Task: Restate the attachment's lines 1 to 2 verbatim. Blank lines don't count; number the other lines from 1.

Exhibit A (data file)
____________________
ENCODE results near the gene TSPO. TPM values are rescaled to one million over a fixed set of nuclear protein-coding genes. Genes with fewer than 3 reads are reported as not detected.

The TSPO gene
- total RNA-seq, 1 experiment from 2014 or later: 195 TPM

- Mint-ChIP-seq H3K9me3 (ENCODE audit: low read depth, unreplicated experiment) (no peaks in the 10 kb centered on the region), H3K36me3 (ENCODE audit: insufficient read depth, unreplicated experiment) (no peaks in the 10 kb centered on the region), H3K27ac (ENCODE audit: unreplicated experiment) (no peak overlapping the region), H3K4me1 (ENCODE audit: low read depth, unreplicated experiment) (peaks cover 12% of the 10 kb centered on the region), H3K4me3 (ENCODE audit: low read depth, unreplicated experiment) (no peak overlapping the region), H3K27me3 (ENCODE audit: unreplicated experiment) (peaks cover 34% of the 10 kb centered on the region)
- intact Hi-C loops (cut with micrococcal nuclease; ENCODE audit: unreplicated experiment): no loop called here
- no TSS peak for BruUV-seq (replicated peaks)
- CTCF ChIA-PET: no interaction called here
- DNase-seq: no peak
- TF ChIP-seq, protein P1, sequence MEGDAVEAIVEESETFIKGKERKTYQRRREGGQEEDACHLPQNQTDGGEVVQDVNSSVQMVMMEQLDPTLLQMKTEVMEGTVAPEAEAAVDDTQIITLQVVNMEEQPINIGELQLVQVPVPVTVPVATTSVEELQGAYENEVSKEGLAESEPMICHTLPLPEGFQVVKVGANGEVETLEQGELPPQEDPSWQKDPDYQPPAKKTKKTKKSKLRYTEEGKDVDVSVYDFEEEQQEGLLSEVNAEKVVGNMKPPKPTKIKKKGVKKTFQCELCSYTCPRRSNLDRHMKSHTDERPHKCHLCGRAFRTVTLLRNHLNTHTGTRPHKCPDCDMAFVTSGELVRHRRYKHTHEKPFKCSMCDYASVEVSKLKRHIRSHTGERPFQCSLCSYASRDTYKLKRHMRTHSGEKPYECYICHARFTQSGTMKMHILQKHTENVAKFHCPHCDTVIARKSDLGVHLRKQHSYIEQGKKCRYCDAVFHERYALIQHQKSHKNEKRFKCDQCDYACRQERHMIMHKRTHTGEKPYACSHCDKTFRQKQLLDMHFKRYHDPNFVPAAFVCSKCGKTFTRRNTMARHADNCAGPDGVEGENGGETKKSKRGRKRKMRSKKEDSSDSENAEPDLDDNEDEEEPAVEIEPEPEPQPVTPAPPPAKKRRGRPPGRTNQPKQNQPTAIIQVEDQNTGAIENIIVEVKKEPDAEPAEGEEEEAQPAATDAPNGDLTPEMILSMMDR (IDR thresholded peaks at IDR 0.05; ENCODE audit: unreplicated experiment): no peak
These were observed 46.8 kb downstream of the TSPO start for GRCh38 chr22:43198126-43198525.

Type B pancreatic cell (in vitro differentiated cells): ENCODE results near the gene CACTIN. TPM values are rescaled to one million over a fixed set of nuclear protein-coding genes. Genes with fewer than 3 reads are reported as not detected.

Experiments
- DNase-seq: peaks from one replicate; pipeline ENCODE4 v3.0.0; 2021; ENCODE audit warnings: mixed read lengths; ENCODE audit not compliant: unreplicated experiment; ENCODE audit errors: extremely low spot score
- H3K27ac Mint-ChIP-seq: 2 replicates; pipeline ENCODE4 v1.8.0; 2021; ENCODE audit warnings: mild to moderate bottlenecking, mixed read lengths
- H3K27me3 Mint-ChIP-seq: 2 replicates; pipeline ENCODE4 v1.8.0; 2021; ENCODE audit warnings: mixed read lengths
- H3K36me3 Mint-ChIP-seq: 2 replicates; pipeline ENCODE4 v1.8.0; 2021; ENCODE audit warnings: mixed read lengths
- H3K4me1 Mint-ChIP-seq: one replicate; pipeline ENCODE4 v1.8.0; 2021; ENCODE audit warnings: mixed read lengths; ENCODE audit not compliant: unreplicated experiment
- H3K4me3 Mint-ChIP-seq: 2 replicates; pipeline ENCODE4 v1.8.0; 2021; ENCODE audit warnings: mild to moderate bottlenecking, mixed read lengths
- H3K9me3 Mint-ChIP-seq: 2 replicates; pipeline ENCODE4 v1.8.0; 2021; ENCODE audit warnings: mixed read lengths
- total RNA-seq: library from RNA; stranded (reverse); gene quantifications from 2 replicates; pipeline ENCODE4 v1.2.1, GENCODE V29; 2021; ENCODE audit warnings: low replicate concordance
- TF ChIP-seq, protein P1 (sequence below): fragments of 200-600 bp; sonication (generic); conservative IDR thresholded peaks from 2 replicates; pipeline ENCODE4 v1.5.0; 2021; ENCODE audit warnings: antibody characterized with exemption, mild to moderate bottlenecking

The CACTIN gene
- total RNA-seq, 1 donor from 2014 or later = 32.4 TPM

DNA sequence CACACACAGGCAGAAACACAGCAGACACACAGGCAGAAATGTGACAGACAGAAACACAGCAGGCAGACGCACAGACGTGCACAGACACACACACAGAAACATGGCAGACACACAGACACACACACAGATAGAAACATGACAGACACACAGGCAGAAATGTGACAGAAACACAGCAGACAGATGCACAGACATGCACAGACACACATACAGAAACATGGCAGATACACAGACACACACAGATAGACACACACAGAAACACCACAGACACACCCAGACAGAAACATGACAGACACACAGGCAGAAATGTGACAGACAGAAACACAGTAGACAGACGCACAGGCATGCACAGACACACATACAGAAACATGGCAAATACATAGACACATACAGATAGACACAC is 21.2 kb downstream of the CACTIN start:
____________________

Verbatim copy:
ENCODE results near the gene TSPO. TPM values are rescaled to one million over a fixed set of nuclear protein-coding genes. Genes with fewer than 3 reads are reported as not detected.

The TSPO gene